To the teacher who enjoyed teaching grammar and translation these were reassuringly structured text books, usually with grammar explanations in English, translations to and from French and, with a nod to the new methods on the horizon, passages in French with questions in French or English. To teach with Whitmarsh you didn't have to speak much French at all, though it surely helped if you had a good vocabulary and knowledge of the rules of grammar. You didn't even need other books. He would supply glossaries, verb paradigms, annotations and lengthy vocab lists. Cultural information is supplied in minute doses. The language is largely literary/narrative in style.

In the copy of Modern Certificate French (1965) I have in front of me there is not a single illustration to attract the eye of the reluctant pupil. In the book's foreword Whitmarsh writes: "A wise teacher said, "The writers of French textbooks always try to teach the pupils too much." He goes on to recognise that French is no longer being taught only to the brightest pupils and that the content needs simplifying for "less able classes preparing for O-level". Remember that O-level was only meant for a minority of secondary pupils, so even this Whitmarsh-lite book still looks heavy going for the average ability pupil. It is a reminder not only of how demanding we used to be with grammar, but also of out total failure to develop other language skills.

The methodology is clear: explain the rules, practise them through translation, apply them with reading comprehension exercises, and don't worry too much listening and speaking. I suppose it was assumed that you would pick these up later when you eventually were thrown in the deep end in France. And so we had a generation of folk who say: I knew the grammar, but I couldn't speak a word.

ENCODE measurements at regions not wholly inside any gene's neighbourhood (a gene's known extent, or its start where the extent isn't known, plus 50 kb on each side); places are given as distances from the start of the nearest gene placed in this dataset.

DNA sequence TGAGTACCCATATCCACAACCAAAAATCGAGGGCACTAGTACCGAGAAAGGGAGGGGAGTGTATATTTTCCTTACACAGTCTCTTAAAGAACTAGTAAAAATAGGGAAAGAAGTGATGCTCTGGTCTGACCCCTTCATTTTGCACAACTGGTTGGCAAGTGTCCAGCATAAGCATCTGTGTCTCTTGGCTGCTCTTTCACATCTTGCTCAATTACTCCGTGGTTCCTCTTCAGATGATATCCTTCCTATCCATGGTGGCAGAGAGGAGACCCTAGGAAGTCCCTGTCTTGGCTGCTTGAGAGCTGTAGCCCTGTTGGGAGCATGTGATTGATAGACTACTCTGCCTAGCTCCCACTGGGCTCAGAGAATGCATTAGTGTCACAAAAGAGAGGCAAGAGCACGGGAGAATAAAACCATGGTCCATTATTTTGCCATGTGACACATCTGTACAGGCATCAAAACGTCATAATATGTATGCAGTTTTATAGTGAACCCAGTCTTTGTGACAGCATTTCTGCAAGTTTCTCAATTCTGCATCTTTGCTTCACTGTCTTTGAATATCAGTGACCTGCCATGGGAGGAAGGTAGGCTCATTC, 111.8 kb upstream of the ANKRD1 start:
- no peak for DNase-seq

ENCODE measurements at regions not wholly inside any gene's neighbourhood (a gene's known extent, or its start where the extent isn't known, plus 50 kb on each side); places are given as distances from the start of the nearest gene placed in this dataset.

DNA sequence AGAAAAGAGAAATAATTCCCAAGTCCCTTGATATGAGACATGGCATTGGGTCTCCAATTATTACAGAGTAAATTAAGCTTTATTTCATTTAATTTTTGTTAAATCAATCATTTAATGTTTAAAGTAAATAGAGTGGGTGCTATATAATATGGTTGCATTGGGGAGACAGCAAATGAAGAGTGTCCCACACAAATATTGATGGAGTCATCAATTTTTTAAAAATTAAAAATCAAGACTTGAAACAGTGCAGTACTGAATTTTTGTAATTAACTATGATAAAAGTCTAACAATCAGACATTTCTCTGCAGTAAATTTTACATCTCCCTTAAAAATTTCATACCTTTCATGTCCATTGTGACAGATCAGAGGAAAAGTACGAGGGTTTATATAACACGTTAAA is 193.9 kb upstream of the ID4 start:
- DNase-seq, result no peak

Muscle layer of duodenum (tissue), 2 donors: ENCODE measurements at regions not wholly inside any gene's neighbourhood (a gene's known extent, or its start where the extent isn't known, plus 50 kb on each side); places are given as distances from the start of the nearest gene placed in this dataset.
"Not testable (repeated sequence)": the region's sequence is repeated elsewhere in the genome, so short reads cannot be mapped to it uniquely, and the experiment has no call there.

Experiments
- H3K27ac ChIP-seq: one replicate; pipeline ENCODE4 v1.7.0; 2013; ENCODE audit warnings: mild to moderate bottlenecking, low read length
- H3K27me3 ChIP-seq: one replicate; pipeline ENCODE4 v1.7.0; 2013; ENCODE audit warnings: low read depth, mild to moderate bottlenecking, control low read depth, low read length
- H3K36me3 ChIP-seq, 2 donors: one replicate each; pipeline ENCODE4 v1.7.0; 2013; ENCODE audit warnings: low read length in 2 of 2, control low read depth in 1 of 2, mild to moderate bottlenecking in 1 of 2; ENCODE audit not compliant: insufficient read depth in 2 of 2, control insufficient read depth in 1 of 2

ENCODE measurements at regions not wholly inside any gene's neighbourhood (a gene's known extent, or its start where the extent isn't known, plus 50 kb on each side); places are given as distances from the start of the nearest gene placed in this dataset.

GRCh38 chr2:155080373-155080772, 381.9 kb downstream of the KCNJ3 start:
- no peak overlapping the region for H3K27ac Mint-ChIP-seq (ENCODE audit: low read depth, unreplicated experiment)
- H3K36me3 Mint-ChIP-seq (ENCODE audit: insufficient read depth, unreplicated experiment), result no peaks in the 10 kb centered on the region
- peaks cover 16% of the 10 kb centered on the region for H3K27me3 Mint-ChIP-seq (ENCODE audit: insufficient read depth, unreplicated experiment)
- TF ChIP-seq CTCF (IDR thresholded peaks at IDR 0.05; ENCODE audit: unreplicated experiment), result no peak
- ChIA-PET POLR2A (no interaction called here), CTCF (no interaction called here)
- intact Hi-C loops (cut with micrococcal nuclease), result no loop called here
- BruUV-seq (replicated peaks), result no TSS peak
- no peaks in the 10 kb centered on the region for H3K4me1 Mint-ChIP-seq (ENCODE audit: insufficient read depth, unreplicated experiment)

So learning French was like learning Latin. It was a mental discipline, a puzzle for pattern-finders and some gifted individuals would go on to apply their knowledge of grammar in hesitant speech.

Let's face it: it was a poor one-club method. It's as if no-one noticed that young children acquired language skill by listening and speaking. And even if the pretext was that in school you didn't have time to learn oral and aural skills, thousands of pupils were poorly served.

When Gilbert's Cours Illustré came along, or when teachers got hold of Voix et Images de France with its audio-visual/lingual method, Whitmarsh must have looked very old hat.

I'm not sure I used Whitmarsh much at school, if at all. My teachers were enlightened practitioners. I did used to teach prose composition with his Senior French Composition for A-level, for which it is well adapted.